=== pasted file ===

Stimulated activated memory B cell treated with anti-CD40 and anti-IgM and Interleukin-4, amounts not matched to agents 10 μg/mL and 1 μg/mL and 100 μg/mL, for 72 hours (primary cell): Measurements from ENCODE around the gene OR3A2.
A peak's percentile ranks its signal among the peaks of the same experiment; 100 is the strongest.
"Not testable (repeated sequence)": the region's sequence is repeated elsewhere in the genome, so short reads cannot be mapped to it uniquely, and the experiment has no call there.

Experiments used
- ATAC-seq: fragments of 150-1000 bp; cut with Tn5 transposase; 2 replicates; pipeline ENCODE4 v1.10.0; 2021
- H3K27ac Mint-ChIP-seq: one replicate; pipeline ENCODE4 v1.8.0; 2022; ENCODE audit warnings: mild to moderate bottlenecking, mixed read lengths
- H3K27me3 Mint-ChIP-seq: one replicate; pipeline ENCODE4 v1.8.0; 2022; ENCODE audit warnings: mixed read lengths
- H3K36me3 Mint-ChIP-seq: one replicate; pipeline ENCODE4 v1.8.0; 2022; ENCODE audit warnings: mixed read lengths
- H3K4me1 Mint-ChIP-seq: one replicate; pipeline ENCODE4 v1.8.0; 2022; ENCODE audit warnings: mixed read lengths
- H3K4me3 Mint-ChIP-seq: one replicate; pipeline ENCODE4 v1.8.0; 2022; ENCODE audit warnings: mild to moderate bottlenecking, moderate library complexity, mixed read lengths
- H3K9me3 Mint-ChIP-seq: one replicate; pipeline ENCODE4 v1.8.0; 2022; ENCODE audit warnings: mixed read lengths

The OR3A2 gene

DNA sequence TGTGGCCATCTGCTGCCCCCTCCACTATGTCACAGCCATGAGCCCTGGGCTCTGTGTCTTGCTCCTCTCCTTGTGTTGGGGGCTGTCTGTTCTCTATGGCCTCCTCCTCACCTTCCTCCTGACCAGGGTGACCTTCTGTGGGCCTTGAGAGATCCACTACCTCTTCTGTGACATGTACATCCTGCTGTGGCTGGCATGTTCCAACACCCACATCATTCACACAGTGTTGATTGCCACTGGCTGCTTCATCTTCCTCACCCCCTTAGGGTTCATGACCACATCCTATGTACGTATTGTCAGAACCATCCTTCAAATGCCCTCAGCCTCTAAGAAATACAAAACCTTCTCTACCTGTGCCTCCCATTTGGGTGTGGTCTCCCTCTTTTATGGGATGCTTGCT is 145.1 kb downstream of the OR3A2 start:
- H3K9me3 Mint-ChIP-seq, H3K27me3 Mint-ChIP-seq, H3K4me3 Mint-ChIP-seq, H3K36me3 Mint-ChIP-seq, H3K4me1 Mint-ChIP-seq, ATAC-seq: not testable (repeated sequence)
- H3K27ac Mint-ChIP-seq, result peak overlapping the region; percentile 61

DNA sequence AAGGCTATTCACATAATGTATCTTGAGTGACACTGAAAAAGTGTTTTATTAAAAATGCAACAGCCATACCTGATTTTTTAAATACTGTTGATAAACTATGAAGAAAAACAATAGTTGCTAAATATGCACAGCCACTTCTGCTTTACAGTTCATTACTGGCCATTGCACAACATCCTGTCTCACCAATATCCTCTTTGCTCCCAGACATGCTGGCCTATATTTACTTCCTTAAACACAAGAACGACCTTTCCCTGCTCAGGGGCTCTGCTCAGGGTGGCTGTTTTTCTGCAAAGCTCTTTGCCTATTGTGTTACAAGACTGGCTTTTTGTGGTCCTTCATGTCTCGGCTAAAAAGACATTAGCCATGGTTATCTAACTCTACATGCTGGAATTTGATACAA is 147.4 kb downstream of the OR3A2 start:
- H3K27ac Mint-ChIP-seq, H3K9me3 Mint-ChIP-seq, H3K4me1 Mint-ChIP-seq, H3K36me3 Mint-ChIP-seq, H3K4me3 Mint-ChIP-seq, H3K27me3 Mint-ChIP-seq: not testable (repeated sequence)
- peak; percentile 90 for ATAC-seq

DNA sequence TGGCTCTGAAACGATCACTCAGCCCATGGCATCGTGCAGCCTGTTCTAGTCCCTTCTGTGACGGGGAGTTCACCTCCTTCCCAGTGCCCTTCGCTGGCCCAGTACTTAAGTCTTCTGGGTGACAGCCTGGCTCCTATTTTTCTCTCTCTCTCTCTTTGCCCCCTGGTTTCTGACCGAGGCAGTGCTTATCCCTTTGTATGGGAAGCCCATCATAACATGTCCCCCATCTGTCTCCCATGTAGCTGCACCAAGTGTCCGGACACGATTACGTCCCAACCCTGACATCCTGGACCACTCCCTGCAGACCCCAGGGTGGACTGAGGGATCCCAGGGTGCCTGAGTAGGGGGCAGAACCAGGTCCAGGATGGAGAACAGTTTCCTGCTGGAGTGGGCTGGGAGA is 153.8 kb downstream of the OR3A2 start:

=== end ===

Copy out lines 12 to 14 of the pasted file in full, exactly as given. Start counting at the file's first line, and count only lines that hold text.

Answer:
The OR3A2 gene

DNA sequence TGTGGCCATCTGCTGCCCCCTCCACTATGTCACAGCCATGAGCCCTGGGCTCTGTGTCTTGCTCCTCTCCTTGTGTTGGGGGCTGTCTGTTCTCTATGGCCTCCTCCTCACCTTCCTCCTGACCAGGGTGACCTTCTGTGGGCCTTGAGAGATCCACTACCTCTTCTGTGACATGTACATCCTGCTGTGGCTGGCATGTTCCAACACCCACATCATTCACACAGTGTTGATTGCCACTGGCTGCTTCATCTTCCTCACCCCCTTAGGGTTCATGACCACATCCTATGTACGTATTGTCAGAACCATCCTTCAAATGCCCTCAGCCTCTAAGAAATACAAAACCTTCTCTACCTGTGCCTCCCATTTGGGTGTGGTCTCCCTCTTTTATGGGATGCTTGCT is 145.1 kb downstream of the OR3A2 start:
- H3K9me3 Mint-ChIP-seq, H3K27me3 Mint-ChIP-seq, H3K4me3 Mint-ChIP-seq, H3K36me3 Mint-ChIP-seq, H3K4me1 Mint-ChIP-seq, ATAC-seq: not testable (repeated sequence)